Once upon a time, steam engines ruled the rails. Then they didn’t. But before they went away, there was O. Winston Link. This photo artist captured the era of steam and juxtaposed it against the coming storm of progress. Link’s photo’s were almost taken from Roanoke by his greedy second wife. Twice she was imprisoned for stealing his works. Yet her greatest crime, imprisoning a frail old man went unpunished.
Lots and lots of locomotives. The 611-J, the most advanced steam locomotive, is the resident master of the house along with the Class A 1218. Technical talk to be sure, but the collection also has a few planes, a quirky model train Barnum and Bailey Circus lay-out, and inexplicably, a Jupiter rocket, you know, the same kind of rocket that in May 1959 was home to space monkeys, Able and Baker, as they vaulted into space and returned alive to tell the tale. They were the first space monkeys to survive a trip to space. Sadly, Able died a couple of months later from an infected brain electrode, but Miss Baker lived 27 years and is buried at the NASA complex in Huntsville, Alabama. Able’s body was preserved and you can see him any day you want at the National Air and Space Museum. You really can’t make this stuff up.
Roanoke’s premiere eclectic live music venue. Out of the pavement of a cold, hard city depression, Kirk Avenue Music Hall rescued Roanoke’s music scene. Now, this fledgling musical arts center is attracting some incredible underground talent like Shawn Mullins.
Jefferson High School was the home of The Magicians. Then the school closed. Its shell sat abandoned for many years; water finding its way inside. Then it was rescued and turned into an incredible musical arts center. Many of today’s greatest performers have played there, including BB King and Richard Thompson.
With all the charm of a Chernobyl-style nuclear reactor, The Roanoke Civic Center from time to time has some interesting shows, from Broadway traveling circuses to Elton John.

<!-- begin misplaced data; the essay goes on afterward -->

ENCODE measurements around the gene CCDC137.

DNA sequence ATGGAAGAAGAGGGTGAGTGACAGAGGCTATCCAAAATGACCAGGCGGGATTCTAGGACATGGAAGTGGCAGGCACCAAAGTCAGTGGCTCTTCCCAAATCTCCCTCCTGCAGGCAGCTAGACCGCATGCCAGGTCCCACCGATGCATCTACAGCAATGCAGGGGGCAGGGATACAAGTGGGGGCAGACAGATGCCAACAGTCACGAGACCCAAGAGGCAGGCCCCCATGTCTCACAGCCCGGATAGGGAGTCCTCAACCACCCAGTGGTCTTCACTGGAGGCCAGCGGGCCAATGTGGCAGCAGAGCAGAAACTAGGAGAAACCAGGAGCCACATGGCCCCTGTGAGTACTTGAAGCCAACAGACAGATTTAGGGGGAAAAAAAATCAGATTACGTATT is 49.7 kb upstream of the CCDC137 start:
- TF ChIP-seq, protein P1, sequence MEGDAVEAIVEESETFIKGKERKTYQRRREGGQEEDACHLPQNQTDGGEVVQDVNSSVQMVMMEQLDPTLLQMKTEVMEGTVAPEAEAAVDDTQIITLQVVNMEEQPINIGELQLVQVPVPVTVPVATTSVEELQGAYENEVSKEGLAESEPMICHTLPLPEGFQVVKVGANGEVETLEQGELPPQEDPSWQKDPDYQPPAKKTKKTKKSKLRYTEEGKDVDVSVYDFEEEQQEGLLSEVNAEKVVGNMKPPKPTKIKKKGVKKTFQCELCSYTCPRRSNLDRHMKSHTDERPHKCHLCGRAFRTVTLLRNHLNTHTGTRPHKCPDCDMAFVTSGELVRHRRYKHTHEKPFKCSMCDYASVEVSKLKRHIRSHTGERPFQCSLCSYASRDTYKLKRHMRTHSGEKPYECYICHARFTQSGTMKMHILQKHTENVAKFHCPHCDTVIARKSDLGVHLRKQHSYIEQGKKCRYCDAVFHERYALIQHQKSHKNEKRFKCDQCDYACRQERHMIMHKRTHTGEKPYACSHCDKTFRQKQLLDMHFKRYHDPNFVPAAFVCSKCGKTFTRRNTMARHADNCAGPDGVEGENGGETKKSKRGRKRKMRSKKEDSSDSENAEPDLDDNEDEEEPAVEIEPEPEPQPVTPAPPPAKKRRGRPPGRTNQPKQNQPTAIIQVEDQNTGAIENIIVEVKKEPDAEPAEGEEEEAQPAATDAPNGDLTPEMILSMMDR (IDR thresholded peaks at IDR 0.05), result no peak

Uniquely famous after local megla-media star, River Laker, performed a striptease at a fund-raiser causing the 202 to lose its ABC license, It’s still a destination on the city market.
This is where the local music scene makes its presence felt. Local bands cut their musical chops there.
Roanoke is blessed with a classic market square. Over the past few years, the city’s done its best to destroy it. Yet somehow, out of the ashes of discontent, irresponsibility, and corporate greed, the square has survived and has been reborn. As long as the city doesn’t renege on its lease of ten feet of public sidewalk for silent monthly Plowshares anti-war protests, peace and prosperity will reign.
Without a doubt, The Mill Mountain Star is Roanoke’s claim to fame. The huge man-made star, originally lit in 1949 by a forward-thinking Chamber of Commerce has shown brightly over the Valley ever since. Back in the day, the star used to shine red whenever someone in the valley died in a traffic accident. Later, the colors were switched to red, white, and blue to honor our nation’s 200th birthday. These days, the star shines white in honor of the fallen in the 9/11 attacks.
Mill Mountain Zoo sits atop Mill Mountain and guards our valley. Snow Leopards, red wolves and prairie dogs abound. A trip on “The Zoo Choo” is strongly recommended.
Only in Roanoke would one of the star attractions be two neon signs from the 1940’s. Yet, there you go. Residents are mesmerized and comforted by the electronic coffee pouring from the electric pot to the glowing cup. Dr. Pepper’s 10-2-4 sign reminds us always to drink our Dr. Peppers at 10am, 2pm, and 4pm; doctor’s orders. Roanokers take such prescriptions to heart as Roanoke leads the nation in consumption of Dr. Pepper per capita.
It’s hard to explain and even harder to understand. Over the years, Elvis’ miniature home had fallen into disrepair. In fact, it may not be there anymore. That would be a true loss.
All across America in the 1930’s, Coffee Pot restaurants ruled the roadsides along with giant balls of yard, giant corkscrews, giant reptile sculptures, and corn mazes. This icon is still here.